United States of America, Plaintiff-appellee, v. Dale G. Bender, Defendant-appellant, 606 F.2d 897 (9th Cir. 1979)Annotate this Case
Frank J. Susak, Portland, Or., for defendant-appellant.
George L. Hastings, Jr., Washington, D. C., argued, for plaintiff-appellee; M. Carr Ferguson, Asst. Atty. Gen., Tax Div., Dept. of Justice, Washington, D. C., on brief.
Appeal from the United States District Court for the District of Oregon.
Before ELY and HUFSTEDLER, Circuit Judges, and TAYLOR,* District judge.
Bender appeals from his conviction for violating 26 U.S.C. § 7206(1) by reason of his willfully omitting specific items of taxable income from his returns for the years 1972, 1973, and 1974. Bender was indicted on four counts of attempted tax evasion for the years 1971 to 1974, inclusive, in alleged violation of 26 U.S.C. § 7201. The district court acquitted him of the section 7201 charges. The Government argued, successfully below, that Bender's acquittal of the section 7201 counts did not prevent the district court from finding him guilty of violating section 7206(1) because the latter was a lesser included offense in the offense for which he was indicted.
Bender contends, on appeal, that his acquittal foreclosed his conviction for violating section 7206(1) because there was no disputed factual element in the section 7201 charges that was not also required for conviction of the section 7206(1) charges. We agree with Bender, and we reverse his conviction.
Section 7206(1) is not a lesser included offense within section 7201 unless "the charged greater offense requires the (fact finder) to find a disputed factual element which is not required for conviction of the lesser-included offense." (Sansone v. United States, 380 U.S. 343, 350, 85 S. Ct. 1004, 1009, 13 L. Ed. 2d 882 (1965).)
Section 7201 provides; "Any person who willfully attempts in any manner to evade or defeat any tax imposed by this title or the payment thereof shall, in addition to other penalties provided by law, be guilty of a felony . . ."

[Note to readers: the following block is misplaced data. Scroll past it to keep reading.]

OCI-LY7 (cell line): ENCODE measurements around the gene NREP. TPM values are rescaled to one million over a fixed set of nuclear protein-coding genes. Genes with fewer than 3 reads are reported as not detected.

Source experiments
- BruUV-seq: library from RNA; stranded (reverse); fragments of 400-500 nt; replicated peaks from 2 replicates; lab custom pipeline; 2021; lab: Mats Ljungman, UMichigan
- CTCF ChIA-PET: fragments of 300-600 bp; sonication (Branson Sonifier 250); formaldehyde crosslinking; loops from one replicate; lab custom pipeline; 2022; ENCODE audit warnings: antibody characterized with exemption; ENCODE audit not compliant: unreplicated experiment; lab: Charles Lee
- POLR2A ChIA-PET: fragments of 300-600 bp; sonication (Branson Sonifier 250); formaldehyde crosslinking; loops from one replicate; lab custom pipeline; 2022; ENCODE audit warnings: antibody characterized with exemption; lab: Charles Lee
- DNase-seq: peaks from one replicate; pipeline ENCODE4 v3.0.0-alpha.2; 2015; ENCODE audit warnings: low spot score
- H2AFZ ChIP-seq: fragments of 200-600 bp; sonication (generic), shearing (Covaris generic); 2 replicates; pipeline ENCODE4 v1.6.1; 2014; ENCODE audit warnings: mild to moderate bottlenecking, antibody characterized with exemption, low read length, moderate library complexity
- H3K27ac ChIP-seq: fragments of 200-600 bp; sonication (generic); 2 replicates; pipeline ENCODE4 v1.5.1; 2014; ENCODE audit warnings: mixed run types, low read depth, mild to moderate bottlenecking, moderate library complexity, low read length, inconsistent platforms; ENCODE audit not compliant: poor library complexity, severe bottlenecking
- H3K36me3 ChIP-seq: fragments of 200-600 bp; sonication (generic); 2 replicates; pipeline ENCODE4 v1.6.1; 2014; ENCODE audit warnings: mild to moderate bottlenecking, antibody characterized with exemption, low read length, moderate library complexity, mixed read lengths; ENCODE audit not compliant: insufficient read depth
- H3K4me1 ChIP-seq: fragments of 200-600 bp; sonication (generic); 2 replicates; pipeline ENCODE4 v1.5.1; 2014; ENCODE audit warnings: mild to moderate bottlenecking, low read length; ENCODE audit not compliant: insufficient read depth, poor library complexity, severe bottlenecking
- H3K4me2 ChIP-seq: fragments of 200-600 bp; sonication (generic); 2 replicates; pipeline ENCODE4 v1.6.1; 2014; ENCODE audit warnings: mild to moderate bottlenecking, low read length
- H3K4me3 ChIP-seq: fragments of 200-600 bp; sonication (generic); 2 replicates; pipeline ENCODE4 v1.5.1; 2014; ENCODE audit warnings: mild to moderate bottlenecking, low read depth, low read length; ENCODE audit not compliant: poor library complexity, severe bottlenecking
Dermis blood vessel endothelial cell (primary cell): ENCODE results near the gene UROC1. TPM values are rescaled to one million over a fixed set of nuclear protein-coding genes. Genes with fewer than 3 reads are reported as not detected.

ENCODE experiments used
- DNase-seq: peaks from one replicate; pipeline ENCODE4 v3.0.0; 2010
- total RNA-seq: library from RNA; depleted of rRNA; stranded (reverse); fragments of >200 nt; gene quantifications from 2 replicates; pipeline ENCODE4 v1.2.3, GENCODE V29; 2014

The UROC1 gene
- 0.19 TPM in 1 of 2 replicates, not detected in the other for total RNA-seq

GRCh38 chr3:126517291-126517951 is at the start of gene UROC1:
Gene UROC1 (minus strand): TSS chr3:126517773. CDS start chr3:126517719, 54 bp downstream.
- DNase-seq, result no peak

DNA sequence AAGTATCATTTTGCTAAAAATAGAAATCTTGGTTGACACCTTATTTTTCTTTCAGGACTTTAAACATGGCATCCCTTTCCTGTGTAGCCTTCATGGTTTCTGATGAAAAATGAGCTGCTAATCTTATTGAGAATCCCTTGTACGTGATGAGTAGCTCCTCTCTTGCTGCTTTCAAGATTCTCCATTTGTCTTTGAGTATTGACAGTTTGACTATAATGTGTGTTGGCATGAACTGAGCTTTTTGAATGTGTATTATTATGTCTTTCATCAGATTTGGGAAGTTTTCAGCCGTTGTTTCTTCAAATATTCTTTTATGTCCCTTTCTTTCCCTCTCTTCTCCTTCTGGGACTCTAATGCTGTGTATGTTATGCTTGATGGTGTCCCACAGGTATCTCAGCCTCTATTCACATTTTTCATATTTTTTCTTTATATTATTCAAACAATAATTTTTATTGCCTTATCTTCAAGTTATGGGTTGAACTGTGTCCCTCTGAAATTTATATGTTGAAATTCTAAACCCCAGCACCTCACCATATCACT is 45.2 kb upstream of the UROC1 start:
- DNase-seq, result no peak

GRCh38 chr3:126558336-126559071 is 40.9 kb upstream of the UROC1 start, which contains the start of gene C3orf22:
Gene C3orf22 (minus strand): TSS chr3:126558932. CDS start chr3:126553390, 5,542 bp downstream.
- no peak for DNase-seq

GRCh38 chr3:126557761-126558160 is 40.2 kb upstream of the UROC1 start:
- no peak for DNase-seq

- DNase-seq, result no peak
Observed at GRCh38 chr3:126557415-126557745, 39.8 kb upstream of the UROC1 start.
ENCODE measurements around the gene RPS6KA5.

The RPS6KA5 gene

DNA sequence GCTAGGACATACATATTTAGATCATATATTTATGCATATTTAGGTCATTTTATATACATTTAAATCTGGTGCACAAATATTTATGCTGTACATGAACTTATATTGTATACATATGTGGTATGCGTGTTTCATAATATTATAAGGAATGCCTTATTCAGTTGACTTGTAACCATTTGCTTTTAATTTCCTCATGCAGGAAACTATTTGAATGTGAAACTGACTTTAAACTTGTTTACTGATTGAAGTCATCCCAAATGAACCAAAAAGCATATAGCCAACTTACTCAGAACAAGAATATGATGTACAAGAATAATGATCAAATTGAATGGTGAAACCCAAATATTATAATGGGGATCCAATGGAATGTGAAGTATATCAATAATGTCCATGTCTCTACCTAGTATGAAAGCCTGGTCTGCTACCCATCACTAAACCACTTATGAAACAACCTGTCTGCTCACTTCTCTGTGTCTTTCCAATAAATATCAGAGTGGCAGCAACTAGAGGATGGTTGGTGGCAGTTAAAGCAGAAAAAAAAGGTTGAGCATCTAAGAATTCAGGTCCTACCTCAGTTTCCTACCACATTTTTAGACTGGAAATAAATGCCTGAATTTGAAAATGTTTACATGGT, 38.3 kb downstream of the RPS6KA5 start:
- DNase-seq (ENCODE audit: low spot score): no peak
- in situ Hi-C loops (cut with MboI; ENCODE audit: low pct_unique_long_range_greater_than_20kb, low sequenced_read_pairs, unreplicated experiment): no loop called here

Section 7206(1) provides that "(any person who) willfully makes and subscribes any return, statement, or other document, which contains or is verified by a written declaration that it is made under the penalties of perjury, and which he does not believe to be true and correct as to every material matter; . . . shall be guilty of a felony . . ."
A defendant can be guilty of violating section 7201 without violating section 7206(1) and vice versa because the elements of the offenses are not identical. However, in any particular case, section 7206(1) may not be a lesser included offense within section 7201 because, on the proof offered, the factual elements may be identical.
The Government tried to prove that Bender under-reported his income for the tax years in question because he had large earnings attributable to those tax years that he derived from illegal drug trafficking. The Government also offered evidence that Bender had failed to report interest income earned on a loan during the years 1972, 1973, and 1974. Bender's defense on the first theory was that he had a large cash hoard received from illegal income not attributable to any of the tax years in question. Upon his failure to report interest income, his only defense was that the failure to report was not willful.